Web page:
Burr, Murkowski, Donnelly, Wicker

The minibus appropriations bill (H.R. 6157)

Senator Burr: (12:06 p.m.)

  • Spoke on the minibus appropriations bill.
    • "There's one change that I'm offering today, and that's the ability for LWCF to be reviewed every three years for all future congresses, if they believe it is warranted, and it does so by including a joint resolution of disapproval every three years in perpetuity. Meaning an individual from this body can come to the floor, and with the appropriate votes for disapproval, can eliminate the automatic reauthorization. This is a permanent authorization of LWCF, but every three years the Senate as a body can vote to disapprove the automatic reauthorization and, in fact, they would essentially bring an end to the program. Now, the provision gives congress a chance to take another look at the program every couple of years, which seems to be in line with what a number of my colleagues currently want, given the short period options that I've been offered in the past few years."

 

Senator Murkowski: (12:23 p.m.)

  • Spoke on the minibus appropriations bill.
    • "And the provisions, the language that he has utilized in this proposed bill is language that we had included for the most part in our bill, with the addition of what he has suggested with the opportunity every three years to revisit this. So it takes the good core of a bill that has already passed, kind of stood the test of fire, if you will, there. But I think it is important to note that with that energy bill, that LWCF piece was part of a negotiated package that did include other components. I think we would still like to see those other components moving through. I'm certainly committed to working to advance them and have told the senator from North Carolina that that is my intention."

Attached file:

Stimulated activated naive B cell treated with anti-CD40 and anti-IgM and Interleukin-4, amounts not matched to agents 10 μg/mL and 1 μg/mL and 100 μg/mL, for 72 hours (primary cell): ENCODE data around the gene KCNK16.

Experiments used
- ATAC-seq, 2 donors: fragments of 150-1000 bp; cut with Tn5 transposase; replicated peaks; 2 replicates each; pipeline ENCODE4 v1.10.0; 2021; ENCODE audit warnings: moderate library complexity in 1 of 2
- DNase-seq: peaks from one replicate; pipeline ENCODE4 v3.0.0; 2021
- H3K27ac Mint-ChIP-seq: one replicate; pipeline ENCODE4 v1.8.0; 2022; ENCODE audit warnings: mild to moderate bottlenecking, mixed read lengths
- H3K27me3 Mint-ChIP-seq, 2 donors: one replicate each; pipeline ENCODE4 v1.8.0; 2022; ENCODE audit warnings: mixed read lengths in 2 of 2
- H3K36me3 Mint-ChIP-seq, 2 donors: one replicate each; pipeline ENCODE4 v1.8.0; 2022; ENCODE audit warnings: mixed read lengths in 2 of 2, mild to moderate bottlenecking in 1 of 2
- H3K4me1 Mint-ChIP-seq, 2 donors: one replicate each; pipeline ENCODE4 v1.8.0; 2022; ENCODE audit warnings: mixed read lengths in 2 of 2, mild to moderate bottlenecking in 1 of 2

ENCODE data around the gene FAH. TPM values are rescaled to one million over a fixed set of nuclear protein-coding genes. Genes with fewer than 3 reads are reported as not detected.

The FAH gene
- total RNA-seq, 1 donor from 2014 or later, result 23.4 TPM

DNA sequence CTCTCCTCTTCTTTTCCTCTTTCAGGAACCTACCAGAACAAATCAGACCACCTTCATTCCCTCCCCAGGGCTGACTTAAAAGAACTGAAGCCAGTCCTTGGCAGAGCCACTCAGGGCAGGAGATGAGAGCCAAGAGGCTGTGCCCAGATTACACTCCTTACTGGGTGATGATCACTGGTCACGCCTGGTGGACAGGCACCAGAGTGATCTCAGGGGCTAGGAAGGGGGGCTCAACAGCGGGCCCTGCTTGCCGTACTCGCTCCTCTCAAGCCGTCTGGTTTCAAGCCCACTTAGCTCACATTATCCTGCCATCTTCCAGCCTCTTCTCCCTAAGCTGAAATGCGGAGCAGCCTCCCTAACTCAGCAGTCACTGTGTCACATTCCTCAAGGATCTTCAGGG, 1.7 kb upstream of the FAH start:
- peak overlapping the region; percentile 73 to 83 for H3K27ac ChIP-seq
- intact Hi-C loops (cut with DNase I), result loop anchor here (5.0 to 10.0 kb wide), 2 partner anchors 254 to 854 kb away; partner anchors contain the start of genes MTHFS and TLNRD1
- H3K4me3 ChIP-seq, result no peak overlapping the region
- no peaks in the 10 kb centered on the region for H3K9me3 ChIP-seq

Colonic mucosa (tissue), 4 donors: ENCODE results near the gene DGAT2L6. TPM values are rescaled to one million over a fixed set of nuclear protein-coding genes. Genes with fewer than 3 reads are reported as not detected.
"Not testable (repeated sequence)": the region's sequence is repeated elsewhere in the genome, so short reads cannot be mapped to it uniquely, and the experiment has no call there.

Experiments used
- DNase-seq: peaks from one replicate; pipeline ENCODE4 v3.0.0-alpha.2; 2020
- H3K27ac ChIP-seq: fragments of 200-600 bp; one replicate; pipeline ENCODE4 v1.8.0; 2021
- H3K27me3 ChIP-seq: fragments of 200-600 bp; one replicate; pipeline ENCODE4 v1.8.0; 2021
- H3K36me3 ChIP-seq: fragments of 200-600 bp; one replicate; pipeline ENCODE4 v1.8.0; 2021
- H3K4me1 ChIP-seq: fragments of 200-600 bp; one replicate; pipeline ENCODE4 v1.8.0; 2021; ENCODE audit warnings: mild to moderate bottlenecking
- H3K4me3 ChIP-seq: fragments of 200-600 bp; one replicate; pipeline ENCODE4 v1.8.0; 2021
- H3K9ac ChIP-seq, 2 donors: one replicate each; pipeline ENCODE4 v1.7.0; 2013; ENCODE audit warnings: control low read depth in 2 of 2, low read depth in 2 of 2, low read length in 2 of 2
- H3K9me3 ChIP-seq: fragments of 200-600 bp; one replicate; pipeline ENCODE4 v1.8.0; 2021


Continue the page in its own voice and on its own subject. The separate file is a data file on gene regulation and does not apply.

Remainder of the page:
Senator Donnelly: (12:27 p.m.)

  • Spoke on the minibus appropriations bill.
    • "In some communities and states like my home state of Indiana with a long history of commercial and industrial manufacturing the potential for exposure to hazardous contamination is a reality that must be constantly monitored and carefully managed. For that reason, I'd like to talk about why our work on this appropriations bill that would fund agencies including the Departments of Labor as well as Health and Human Services, is so important. Last week the Agency for Toxic Substances and Disease Registry, also known as ATSDR, held a community meeting in east Chicago, Indiana, to discuss the ongoing impacts of lead exposure in particular neighborhoods built over an old United States Steel lead smelter."

 

Senator Wicker: (12:34 p.m.)

  • Spoke on the nomination of Brett Kavanaugh to be an Associate Justice of the Supreme Court.
    • "Yesterday the distinguished minority leader of the United States Senate came to the floor and suggested Republicans and Judge Kavanaugh are hiding something. This raises the question, Madam President, how much can you hide about a distinguished judge who's been issuing opinions for 12 straight years on the circuit court of appeals? How much can you hide about that person's legal philosophy? Now, in the past my friend Senator Schumer has asserted the best way to evaluate judicial nominees was to review their judicial record. Perhaps he should follow that advice this year, 2018, in our approach to Judge Kavanaugh."